University of Hertfordshire

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Original languageEnglish
Article numberP263
Pages (from-to)129
JournalBMC Neuroscience
Journal publication date29 Oct 2018
Volume19
Issuesuppl 2
DOIs
StatePublished - 29 Oct 2018

Abstract

Naturalistic odour stimuli have a rich temporal structure. It has been hypothesised that this structure contains information about the olfactory scene, for example the distance to an odour source [1, 2]. Furthermore, it has been suggested that animals might exploit this structure and extract this information in order to find odour sources [3]. As some of this information may lie in the frequency content of the stimuli [2], we studied input frequency dependent responses of mitral cells (MCs) in the olfactory bulb (OB), the first processing stage in the mammalian olfactory system. Specifically, we investigated whether MCs show frequency tuning and, if they do, how different components of the glomerular layer circuitry shape and determine the tuning. We used a model of the OB (modified from [4]) containing periglomerular cells (PGCs) and MCs, thus focusing on the recurrent and feed-forward inhibition in the glomerular layer. Simple sinusoidal currents of varying strengths and frequencies were used as input to the model. We constructed frequency tuning curves, extracted the peak resonance frequencies and looked at how these changed for different parameter combinations. We also considered the strength of the tuning, measured as (max firing rate − mean firing rate)/mean firing rate. We found that the resonance frequency decreased as the excitation of PGCs (both from the input and from the MCs) increased, whereas the strength of the PGC inhibition onto MCs did not seem to have a strong effect. Furthermore, the resonance strength increased with the strength of the excitatory connection between MCs and PGCs when the PGCs received sufficient external input from olfactory stimuli. These results suggest that the MCs can indeed show frequency tuning and that this depends on the strength of the excitatory synaptic input to PGCs, which provide inhibitory input to the MC. However, the observed frequency tuning occurred in a narrow range (19.5– 33.0 Hz). Future work should investigate how the OB could use this frequency tuning to obtain information about the surrounding olfactory scene.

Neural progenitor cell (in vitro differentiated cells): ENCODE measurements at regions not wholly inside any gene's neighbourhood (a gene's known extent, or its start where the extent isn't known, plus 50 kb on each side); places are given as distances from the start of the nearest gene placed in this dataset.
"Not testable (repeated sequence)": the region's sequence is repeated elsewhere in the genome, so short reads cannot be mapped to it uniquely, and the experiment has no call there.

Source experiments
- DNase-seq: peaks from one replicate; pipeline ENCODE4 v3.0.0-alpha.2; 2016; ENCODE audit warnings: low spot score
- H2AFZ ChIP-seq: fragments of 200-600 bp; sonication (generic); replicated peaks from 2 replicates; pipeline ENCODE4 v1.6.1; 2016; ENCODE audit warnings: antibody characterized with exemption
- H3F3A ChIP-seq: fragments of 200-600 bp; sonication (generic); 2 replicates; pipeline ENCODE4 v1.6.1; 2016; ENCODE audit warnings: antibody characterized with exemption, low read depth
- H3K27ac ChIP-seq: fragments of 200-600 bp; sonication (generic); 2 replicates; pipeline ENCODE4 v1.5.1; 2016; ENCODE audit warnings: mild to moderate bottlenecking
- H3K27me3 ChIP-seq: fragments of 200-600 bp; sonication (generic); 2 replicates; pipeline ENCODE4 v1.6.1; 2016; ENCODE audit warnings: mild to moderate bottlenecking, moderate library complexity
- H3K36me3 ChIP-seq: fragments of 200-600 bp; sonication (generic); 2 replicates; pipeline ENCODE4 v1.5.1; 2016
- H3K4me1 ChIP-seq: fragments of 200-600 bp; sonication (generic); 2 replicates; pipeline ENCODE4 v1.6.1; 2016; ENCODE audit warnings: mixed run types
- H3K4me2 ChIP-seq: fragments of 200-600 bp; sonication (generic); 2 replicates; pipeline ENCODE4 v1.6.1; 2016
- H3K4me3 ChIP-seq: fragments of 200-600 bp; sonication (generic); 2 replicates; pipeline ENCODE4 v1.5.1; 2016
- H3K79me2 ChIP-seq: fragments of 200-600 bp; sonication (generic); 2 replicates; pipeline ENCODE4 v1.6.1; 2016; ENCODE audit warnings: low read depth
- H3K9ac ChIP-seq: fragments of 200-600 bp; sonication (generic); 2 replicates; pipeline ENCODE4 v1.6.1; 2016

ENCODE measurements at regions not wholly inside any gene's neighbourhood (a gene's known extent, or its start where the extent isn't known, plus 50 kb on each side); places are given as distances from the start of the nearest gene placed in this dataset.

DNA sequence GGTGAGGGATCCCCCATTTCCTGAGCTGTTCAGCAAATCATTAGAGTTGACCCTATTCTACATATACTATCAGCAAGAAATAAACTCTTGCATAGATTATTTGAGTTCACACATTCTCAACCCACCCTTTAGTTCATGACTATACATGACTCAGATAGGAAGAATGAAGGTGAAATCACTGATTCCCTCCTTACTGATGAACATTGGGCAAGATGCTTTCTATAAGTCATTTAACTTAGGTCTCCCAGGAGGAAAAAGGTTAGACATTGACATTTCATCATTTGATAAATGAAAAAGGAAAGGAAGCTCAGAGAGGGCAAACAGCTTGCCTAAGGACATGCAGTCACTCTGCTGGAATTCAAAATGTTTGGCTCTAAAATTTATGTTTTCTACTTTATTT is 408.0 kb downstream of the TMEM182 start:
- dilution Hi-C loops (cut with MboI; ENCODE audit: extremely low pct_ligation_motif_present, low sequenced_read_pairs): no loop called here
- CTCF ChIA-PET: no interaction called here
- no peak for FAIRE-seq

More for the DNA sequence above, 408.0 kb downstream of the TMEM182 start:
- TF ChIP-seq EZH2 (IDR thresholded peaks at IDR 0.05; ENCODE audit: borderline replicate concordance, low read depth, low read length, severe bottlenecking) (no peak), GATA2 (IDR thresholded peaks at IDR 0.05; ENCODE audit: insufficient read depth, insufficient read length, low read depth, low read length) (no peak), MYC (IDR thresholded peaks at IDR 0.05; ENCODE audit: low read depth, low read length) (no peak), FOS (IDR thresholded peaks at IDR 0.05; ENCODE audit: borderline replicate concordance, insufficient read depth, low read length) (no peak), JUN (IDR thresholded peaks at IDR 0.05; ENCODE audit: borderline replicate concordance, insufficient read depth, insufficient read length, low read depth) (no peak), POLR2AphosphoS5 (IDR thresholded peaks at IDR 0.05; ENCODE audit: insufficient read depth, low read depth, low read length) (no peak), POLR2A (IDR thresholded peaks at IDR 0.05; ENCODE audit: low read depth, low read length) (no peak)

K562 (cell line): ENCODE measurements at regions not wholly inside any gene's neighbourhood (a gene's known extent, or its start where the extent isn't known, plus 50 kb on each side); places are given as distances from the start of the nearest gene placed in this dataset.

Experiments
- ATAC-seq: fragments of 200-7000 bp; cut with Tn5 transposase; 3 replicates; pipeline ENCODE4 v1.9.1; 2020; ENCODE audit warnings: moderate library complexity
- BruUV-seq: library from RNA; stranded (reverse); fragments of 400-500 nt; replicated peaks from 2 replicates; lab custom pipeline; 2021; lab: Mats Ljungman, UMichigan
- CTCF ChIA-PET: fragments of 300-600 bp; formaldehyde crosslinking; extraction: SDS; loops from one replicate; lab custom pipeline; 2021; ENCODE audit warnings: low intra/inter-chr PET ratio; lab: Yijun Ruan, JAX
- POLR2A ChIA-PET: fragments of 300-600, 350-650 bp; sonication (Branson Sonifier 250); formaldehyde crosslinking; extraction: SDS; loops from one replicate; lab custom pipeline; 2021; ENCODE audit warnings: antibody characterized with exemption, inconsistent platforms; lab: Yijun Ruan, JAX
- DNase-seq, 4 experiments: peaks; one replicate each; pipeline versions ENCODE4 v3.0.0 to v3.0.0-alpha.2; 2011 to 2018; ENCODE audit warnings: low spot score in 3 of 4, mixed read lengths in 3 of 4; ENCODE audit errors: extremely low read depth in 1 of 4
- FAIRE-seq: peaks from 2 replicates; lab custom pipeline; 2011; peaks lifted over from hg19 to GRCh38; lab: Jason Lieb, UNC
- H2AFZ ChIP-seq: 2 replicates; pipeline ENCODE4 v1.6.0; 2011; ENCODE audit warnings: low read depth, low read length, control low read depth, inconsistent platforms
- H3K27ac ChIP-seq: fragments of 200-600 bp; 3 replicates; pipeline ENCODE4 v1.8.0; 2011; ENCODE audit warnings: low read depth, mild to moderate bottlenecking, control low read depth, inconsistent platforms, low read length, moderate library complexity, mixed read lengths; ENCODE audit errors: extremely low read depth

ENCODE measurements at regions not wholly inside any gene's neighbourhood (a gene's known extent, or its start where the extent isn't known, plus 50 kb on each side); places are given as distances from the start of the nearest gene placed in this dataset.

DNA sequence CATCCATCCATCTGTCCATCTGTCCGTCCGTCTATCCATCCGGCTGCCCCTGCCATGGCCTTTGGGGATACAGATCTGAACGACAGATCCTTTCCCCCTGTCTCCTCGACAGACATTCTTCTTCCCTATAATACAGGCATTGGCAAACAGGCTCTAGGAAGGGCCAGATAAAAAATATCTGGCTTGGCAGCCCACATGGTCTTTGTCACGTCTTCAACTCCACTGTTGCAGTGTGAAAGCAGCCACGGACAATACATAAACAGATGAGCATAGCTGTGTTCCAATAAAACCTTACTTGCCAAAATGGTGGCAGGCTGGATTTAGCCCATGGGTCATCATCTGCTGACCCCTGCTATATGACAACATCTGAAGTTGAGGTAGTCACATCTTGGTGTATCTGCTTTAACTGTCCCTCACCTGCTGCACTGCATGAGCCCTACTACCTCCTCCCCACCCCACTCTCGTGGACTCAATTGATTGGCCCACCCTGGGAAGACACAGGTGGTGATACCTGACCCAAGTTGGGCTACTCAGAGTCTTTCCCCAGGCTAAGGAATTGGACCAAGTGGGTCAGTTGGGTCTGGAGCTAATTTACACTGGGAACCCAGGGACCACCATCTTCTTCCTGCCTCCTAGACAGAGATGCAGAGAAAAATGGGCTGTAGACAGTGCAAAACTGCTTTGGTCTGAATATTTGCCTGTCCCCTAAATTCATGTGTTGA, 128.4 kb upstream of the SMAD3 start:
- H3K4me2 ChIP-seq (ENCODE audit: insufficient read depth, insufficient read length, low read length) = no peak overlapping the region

Notes

Meeting abstract. Presented at the 27th Annual Computational Neuroscience Meeting (CNS*2018): Part Two.

ID: 15280666